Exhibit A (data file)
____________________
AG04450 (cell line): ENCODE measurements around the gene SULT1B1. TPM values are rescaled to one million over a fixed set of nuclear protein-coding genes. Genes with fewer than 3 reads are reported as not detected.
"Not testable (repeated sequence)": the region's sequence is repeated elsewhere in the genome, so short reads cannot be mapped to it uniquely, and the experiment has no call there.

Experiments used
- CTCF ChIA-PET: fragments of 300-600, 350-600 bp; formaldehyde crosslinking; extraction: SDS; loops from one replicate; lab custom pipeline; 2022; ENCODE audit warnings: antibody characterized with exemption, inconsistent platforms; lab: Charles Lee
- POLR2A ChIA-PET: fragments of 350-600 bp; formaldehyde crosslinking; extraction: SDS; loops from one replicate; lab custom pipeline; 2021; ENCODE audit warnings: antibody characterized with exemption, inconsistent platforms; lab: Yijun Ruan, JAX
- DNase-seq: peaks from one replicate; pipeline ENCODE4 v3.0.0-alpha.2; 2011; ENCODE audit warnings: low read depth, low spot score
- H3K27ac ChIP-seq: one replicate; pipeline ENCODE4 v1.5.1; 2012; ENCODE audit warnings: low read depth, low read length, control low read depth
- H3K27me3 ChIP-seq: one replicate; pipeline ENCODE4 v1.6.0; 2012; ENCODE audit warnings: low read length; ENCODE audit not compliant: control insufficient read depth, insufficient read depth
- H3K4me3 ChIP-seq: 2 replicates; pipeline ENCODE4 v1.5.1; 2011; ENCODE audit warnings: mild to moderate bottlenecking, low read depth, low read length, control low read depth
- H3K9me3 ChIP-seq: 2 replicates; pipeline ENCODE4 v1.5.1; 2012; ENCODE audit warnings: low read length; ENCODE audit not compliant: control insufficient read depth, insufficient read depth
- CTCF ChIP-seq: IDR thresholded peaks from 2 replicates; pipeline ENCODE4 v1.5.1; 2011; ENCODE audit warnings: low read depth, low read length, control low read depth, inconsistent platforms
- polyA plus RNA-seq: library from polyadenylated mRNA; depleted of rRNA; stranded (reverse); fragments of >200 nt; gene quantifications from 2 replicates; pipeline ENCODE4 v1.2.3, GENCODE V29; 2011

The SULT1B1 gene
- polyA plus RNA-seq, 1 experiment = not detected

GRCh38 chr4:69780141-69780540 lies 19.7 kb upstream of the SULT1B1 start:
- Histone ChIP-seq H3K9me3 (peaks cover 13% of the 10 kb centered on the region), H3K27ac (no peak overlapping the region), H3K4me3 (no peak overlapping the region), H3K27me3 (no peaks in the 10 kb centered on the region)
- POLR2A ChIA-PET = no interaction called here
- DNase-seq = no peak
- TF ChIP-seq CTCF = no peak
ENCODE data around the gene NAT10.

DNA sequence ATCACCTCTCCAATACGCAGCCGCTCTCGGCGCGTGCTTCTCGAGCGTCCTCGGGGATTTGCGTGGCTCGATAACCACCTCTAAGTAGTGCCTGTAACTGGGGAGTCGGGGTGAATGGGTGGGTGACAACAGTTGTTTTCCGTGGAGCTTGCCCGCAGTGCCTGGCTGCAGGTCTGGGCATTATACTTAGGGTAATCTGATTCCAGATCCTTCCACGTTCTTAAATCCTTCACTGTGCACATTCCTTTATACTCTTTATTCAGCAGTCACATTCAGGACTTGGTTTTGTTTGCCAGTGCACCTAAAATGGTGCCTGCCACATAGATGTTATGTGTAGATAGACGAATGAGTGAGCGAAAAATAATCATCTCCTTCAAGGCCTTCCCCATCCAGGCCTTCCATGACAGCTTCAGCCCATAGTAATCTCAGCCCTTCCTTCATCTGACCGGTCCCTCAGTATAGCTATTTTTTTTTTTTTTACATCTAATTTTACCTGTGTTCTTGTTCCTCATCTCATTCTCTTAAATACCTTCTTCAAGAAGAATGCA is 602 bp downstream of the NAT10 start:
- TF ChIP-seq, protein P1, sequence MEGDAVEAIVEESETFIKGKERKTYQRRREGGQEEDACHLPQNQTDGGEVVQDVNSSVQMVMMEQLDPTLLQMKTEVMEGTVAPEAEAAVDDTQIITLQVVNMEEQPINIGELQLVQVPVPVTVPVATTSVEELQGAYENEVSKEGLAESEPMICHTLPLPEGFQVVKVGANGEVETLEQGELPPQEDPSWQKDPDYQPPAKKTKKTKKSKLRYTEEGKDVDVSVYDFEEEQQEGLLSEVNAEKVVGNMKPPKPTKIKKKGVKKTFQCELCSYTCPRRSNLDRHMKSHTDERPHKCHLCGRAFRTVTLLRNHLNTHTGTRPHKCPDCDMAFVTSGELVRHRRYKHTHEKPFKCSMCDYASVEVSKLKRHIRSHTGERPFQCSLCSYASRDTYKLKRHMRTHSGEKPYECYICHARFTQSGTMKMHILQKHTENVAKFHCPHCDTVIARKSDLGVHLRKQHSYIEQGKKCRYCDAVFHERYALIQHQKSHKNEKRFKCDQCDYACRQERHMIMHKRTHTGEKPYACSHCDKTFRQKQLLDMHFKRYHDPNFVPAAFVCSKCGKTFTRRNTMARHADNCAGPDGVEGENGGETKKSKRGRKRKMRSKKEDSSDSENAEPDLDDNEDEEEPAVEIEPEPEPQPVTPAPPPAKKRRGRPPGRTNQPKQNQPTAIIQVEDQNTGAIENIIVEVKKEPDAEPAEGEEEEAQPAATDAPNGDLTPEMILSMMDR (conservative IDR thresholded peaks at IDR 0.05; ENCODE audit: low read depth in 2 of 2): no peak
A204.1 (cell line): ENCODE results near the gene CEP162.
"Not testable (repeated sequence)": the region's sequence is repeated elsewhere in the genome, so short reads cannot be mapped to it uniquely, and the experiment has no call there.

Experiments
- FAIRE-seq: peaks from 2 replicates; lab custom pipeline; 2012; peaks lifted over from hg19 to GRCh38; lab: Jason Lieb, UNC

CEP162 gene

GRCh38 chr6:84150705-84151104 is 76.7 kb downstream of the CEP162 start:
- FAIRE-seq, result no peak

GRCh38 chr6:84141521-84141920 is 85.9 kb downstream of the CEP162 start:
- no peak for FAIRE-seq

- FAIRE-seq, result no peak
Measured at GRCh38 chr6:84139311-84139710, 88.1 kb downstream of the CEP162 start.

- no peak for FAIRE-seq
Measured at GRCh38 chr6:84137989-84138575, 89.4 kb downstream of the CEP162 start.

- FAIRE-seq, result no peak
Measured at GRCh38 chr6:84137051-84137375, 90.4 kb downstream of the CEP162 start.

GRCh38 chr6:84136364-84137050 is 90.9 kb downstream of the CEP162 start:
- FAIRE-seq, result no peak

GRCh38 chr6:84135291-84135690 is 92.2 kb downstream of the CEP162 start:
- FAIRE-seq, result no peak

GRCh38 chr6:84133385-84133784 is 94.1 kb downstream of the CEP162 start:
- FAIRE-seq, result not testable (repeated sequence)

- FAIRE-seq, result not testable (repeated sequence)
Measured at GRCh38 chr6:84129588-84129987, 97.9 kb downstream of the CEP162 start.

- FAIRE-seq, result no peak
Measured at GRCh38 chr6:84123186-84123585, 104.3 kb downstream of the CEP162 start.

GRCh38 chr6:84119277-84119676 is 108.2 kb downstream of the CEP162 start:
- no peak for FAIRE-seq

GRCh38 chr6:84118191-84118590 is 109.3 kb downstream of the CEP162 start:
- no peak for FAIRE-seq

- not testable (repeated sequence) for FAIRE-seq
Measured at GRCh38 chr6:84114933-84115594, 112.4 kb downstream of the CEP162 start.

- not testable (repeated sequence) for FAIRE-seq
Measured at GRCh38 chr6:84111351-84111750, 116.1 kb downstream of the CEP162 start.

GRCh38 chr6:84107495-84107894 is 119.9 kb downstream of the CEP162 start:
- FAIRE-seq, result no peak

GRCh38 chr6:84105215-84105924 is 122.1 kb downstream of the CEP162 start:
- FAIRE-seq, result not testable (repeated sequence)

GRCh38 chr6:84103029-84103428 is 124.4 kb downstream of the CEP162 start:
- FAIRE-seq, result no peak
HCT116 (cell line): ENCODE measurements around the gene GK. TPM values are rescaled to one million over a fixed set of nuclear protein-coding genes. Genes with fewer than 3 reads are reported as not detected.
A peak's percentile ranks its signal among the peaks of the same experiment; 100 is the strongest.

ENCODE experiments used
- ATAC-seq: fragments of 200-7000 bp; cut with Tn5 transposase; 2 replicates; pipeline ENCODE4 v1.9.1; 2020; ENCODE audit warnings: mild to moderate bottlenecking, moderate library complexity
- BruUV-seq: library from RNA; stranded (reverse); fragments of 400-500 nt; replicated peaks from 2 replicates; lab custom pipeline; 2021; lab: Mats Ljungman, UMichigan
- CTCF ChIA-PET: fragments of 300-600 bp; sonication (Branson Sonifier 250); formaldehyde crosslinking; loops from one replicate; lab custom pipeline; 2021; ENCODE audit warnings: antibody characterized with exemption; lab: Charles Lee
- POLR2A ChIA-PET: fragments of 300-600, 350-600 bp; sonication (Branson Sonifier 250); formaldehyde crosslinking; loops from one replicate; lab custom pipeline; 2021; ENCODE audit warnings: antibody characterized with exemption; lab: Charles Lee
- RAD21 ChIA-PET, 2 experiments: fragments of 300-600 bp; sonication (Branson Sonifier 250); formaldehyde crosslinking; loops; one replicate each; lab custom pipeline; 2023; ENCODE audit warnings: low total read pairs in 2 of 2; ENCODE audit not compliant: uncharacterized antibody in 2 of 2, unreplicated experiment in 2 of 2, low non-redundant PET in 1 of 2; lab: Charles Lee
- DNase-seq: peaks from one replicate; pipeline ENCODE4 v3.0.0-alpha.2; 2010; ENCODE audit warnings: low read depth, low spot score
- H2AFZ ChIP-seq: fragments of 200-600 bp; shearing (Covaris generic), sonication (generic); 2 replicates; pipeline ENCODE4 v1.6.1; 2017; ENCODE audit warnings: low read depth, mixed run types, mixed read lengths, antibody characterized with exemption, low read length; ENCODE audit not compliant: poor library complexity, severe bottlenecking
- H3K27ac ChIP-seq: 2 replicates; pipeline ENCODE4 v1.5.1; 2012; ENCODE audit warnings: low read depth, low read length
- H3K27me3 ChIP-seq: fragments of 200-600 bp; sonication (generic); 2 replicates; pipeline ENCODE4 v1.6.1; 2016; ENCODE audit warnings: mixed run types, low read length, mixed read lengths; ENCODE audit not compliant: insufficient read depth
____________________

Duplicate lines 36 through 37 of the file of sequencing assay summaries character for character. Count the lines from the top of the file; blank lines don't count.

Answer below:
- FAIRE-seq, result no peak
Measured at GRCh38 chr6:84137051-84137375, 90.4 kb downstream of the CEP162 start.